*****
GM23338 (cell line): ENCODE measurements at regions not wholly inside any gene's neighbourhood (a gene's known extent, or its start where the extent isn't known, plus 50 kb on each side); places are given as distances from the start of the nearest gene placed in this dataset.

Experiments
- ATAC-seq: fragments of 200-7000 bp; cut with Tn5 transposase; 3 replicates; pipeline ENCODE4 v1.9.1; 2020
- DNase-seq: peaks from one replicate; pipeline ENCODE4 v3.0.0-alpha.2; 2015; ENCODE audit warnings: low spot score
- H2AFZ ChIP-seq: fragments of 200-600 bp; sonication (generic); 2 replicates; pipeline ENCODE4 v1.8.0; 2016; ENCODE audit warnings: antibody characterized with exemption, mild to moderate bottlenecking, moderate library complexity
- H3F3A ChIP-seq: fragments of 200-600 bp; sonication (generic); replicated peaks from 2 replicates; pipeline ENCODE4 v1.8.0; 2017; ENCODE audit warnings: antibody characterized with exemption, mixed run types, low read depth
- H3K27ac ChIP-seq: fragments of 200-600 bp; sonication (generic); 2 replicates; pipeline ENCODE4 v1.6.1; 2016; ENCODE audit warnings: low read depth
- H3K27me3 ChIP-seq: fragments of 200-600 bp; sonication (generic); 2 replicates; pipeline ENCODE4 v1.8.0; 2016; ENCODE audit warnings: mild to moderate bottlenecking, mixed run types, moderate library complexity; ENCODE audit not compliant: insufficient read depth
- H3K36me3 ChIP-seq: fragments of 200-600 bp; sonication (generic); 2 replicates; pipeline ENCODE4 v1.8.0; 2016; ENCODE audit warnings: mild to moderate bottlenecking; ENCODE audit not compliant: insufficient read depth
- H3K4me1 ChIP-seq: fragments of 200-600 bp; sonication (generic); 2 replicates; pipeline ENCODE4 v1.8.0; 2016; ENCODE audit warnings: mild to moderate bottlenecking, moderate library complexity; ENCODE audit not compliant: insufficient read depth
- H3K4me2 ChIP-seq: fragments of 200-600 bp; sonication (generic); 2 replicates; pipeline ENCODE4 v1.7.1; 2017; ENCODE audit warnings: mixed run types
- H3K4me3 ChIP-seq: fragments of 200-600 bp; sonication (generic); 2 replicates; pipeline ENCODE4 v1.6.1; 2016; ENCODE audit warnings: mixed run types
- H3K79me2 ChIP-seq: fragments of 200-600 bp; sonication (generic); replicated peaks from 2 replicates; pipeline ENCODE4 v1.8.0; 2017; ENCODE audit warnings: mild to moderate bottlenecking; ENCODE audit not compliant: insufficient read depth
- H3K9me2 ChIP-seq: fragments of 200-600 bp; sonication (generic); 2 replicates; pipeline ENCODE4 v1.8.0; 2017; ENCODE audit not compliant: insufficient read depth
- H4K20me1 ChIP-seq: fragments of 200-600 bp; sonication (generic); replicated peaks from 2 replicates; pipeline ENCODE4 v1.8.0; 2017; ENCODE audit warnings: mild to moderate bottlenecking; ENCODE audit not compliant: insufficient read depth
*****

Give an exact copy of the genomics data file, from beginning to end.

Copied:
GM23338 (cell line): ENCODE measurements at regions not wholly inside any gene's neighbourhood (a gene's known extent, or its start where the extent isn't known, plus 50 kb on each side); places are given as distances from the start of the nearest gene placed in this dataset.

Experiments
- ATAC-seq: fragments of 200-7000 bp; cut with Tn5 transposase; 3 replicates; pipeline ENCODE4 v1.9.1; 2020
- DNase-seq: peaks from one replicate; pipeline ENCODE4 v3.0.0-alpha.2; 2015; ENCODE audit warnings: low spot score
- H2AFZ ChIP-seq: fragments of 200-600 bp; sonication (generic); 2 replicates; pipeline ENCODE4 v1.8.0; 2016; ENCODE audit warnings: antibody characterized with exemption, mild to moderate bottlenecking, moderate library complexity
- H3F3A ChIP-seq: fragments of 200-600 bp; sonication (generic); replicated peaks from 2 replicates; pipeline ENCODE4 v1.8.0; 2017; ENCODE audit warnings: antibody characterized with exemption, mixed run types, low read depth
- H3K27ac ChIP-seq: fragments of 200-600 bp; sonication (generic); 2 replicates; pipeline ENCODE4 v1.6.1; 2016; ENCODE audit warnings: low read depth
- H3K27me3 ChIP-seq: fragments of 200-600 bp; sonication (generic); 2 replicates; pipeline ENCODE4 v1.8.0; 2016; ENCODE audit warnings: mild to moderate bottlenecking, mixed run types, moderate library complexity; ENCODE audit not compliant: insufficient read depth
- H3K36me3 ChIP-seq: fragments of 200-600 bp; sonication (generic); 2 replicates; pipeline ENCODE4 v1.8.0; 2016; ENCODE audit warnings: mild to moderate bottlenecking; ENCODE audit not compliant: insufficient read depth
- H3K4me1 ChIP-seq: fragments of 200-600 bp; sonication (generic); 2 replicates; pipeline ENCODE4 v1.8.0; 2016; ENCODE audit warnings: mild to moderate bottlenecking, moderate library complexity; ENCODE audit not compliant: insufficient read depth
- H3K4me2 ChIP-seq: fragments of 200-600 bp; sonication (generic); 2 replicates; pipeline ENCODE4 v1.7.1; 2017; ENCODE audit warnings: mixed run types
- H3K4me3 ChIP-seq: fragments of 200-600 bp; sonication (generic); 2 replicates; pipeline ENCODE4 v1.6.1; 2016; ENCODE audit warnings: mixed run types
- H3K79me2 ChIP-seq: fragments of 200-600 bp; sonication (generic); replicated peaks from 2 replicates; pipeline ENCODE4 v1.8.0; 2017; ENCODE audit warnings: mild to moderate bottlenecking; ENCODE audit not compliant: insufficient read depth
- H3K9me2 ChIP-seq: fragments of 200-600 bp; sonication (generic); 2 replicates; pipeline ENCODE4 v1.8.0; 2017; ENCODE audit not compliant: insufficient read depth
- H4K20me1 ChIP-seq: fragments of 200-600 bp; sonication (generic); replicated peaks from 2 replicates; pipeline ENCODE4 v1.8.0; 2017; ENCODE audit warnings: mild to moderate bottlenecking; ENCODE audit not compliant: insufficient read depth